Blues in Jazz: I'm not hearing it.

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Blues in Jazz: I'm not hearing it.

Postby Chupacabra » Fri Dec 02, 2011 6:43 pm

Over the years as my interest in some Jazz music grows I have seen on several recordings from Miles Davis to Duke Ellington (an entire album titled "Blues in Orbit" and his live recording "Live at Newport has several "blues" tracks) to Clarence "Gatemouth" Brown and most recently a group called the Kora Jazz Band's "All Blues" album and title song. I've also heard in recorded interviews how some artists say that this track or that track is a blues number. Now, I am not a musician, even by a long shot. To me, the recordings are all out jazz to my untrained ears.

When I'm thinking blues I'm thinking: Pinetop Perkins, Son House, Leadbelly, John Lee Hooker, Robert Johnson, Muddy Waters, Willie Dixon, etc.

Are there any jazz aficionados who can give me the 101 on how this little deception occurs? Or could it just be a case of " This is a blues song because I am Duke Ellington and I say it's a blues song."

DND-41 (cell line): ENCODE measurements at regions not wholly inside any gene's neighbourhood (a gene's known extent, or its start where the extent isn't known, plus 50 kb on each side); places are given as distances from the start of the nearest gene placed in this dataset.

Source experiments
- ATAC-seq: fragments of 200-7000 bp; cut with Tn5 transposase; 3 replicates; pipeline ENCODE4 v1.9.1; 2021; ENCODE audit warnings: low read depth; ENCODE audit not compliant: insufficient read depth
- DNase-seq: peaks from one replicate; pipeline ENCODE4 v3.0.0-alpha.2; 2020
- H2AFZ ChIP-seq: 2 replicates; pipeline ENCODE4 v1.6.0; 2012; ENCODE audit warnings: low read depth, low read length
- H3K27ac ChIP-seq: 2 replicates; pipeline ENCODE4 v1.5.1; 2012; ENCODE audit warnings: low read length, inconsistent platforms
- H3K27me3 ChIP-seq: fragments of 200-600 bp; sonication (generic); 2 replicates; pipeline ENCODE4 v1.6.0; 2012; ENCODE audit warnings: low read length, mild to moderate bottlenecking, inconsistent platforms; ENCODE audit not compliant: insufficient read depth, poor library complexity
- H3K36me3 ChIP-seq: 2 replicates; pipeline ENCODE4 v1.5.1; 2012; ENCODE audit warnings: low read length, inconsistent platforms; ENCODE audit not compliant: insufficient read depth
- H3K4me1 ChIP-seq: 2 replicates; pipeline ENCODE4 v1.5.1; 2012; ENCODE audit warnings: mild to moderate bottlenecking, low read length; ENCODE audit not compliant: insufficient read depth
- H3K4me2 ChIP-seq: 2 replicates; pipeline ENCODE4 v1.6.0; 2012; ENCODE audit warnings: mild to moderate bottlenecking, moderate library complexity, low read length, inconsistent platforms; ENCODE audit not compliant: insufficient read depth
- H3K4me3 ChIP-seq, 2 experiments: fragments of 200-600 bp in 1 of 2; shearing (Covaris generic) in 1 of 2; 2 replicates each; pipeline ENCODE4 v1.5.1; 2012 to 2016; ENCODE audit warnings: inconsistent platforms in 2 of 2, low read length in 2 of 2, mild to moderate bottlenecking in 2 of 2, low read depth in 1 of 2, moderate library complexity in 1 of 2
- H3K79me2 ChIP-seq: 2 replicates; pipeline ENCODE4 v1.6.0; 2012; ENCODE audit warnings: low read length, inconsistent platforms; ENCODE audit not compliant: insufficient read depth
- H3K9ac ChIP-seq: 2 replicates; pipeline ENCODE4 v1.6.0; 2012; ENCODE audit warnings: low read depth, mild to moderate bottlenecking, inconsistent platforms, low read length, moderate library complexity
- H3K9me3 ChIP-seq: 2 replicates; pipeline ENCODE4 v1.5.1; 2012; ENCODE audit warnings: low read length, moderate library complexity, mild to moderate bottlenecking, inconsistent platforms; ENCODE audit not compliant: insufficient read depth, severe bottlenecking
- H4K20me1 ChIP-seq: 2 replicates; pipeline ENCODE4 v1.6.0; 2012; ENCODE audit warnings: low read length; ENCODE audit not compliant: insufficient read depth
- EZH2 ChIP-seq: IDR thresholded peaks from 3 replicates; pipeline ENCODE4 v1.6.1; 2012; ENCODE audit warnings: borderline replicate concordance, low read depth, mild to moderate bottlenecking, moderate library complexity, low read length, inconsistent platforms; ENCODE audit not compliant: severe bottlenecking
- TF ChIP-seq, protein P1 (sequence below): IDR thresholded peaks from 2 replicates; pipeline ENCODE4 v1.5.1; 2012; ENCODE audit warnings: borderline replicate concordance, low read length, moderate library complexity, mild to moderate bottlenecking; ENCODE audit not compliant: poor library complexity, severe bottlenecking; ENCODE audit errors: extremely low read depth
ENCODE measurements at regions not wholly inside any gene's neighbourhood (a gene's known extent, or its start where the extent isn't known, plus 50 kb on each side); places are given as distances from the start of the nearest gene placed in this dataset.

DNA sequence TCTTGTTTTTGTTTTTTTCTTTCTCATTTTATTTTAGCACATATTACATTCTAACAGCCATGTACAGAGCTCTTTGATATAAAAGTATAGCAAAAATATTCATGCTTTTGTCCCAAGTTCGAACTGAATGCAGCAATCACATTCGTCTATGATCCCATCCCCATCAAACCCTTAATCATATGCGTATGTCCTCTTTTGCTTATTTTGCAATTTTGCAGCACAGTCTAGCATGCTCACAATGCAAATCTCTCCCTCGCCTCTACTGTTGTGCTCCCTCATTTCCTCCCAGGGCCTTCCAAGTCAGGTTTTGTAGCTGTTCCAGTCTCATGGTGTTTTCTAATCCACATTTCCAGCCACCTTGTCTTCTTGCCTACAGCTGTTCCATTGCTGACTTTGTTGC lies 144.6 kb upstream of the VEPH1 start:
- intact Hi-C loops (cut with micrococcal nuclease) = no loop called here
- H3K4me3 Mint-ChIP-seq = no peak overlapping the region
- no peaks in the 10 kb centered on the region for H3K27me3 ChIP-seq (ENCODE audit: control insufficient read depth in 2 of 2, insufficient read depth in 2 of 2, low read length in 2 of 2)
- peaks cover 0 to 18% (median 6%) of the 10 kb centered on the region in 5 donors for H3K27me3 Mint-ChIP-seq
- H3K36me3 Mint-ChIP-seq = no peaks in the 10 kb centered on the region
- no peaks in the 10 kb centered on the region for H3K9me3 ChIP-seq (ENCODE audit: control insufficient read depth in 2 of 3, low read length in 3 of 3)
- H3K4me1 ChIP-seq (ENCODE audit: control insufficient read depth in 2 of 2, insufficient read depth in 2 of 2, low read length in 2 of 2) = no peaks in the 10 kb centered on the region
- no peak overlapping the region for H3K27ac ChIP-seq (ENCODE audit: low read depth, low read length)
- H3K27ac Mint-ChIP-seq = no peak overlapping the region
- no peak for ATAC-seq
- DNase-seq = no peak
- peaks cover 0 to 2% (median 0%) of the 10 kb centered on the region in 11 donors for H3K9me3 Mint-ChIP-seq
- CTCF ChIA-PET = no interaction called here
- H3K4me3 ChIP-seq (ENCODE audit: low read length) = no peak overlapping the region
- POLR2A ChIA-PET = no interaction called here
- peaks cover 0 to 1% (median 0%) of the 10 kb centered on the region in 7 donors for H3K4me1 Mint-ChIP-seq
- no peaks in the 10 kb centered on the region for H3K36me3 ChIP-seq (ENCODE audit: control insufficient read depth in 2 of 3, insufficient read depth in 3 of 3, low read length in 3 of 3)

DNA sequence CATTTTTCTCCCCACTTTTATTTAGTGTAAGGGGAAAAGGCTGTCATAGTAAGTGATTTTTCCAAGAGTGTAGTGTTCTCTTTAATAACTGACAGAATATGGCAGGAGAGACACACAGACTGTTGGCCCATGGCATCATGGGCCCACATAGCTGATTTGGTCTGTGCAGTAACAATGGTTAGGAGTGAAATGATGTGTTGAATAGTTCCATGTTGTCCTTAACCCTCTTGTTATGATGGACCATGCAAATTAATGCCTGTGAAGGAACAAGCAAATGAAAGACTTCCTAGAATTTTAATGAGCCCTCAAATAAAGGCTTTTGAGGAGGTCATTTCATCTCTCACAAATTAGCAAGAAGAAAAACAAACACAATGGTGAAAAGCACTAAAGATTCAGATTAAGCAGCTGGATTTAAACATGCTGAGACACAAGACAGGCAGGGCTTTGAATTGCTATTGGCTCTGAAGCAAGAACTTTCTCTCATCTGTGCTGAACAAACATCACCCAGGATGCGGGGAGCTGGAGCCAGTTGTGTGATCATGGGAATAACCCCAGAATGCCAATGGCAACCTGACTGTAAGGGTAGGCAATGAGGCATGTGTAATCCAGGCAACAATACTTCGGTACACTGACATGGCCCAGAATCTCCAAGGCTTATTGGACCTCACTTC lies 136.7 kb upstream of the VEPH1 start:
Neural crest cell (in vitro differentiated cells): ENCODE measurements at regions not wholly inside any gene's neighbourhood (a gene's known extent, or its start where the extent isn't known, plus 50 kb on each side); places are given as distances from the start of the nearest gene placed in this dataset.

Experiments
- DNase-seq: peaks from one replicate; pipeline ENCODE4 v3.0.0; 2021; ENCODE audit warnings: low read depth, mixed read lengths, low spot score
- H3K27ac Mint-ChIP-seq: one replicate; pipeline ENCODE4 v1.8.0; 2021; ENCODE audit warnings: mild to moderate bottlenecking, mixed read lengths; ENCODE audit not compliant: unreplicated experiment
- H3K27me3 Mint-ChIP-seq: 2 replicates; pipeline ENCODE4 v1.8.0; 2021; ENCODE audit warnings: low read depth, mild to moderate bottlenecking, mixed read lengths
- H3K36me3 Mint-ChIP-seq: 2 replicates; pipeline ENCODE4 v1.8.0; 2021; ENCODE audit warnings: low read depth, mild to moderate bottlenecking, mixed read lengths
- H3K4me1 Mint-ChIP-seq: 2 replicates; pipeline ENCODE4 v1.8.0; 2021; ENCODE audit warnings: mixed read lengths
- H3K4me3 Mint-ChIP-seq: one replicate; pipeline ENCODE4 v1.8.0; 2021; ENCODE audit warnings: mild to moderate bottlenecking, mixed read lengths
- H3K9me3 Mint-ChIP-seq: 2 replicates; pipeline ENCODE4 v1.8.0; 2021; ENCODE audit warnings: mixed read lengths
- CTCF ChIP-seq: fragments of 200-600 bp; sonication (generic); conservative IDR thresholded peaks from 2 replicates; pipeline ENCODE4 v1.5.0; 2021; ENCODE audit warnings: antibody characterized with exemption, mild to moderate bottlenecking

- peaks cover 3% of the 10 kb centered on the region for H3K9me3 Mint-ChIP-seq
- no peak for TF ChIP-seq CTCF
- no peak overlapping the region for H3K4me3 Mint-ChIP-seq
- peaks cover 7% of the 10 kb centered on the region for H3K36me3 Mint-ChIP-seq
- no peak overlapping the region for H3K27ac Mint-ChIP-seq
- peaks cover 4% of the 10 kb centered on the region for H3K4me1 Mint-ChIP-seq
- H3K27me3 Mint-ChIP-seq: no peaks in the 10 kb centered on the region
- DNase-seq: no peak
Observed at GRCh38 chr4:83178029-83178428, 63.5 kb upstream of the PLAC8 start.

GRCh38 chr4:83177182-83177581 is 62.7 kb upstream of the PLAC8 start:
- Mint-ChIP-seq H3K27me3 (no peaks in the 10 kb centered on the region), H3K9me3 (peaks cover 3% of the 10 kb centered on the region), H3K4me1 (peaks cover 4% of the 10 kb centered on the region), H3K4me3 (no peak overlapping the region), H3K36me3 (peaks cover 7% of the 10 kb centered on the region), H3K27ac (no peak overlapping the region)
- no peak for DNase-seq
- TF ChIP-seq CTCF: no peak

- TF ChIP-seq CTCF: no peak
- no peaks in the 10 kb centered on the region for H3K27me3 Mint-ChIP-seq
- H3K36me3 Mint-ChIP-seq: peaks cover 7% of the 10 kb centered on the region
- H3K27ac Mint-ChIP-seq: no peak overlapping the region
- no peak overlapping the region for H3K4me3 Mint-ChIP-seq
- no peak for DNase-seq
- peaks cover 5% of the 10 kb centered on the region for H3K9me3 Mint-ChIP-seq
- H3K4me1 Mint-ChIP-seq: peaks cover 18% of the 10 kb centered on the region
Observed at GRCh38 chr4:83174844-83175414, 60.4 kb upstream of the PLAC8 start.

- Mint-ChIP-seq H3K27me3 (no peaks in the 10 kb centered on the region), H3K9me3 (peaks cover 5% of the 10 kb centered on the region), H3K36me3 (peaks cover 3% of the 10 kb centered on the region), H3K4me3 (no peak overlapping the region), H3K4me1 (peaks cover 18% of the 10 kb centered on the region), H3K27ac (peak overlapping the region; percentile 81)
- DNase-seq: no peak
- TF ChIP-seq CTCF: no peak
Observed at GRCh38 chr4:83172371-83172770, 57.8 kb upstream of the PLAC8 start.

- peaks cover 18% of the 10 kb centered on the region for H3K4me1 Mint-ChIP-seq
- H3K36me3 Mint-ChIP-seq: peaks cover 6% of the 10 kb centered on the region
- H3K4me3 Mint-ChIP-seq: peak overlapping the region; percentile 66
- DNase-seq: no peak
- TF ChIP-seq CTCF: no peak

By the way, you should check out the Kora Jazz Band. Their music is a hybrid of African and Latin styles with some wonderful Kora playing along with piano and xylophone (Manu Djibango, no less) with a beautifully presented yet tastefully restrained percussion section but if you listen to it on headphones or a good sound system you can definitely feel the magic!
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Re: Blues in Jazz: I'm not hearing it.

Postby bongosnotbombs » Fri Dec 02, 2011 8:03 pm

Refers to the jazz tune having the same or similar song structure as a blues tune. Usually they are talking about the chord progression, the relationship of the chord intervals and the number of measures of the chord progression.
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Re: Blues in Jazz: I'm not hearing it.

Postby congamyk » Sun Dec 04, 2011 1:21 am

^ That is correct, it is related to the 12 bar chord progression.
You can google the relationship between jazz and blues and get a good idea of the similarities.

Blues is not a rhythm, it's a "feeling".

The development of jazz into it's modern form occurred in Kansas City Missouri at the time of the depression.
KC was the Crossroads of the country and was not as economically depressed as many other cities for several reasons.
Additionally the city was "wide open" and had an almost "Vegas" feel to it - you could buy or get anything - illegal or not.
Mayor Tom Pendergast allowed legal late-night alcohol service, gambling and prostitution and the city flourished with hundreds of live music venues.
Musicians would pass through KC and find lots of work so they stayed, as a result they shared musical ideas and styles.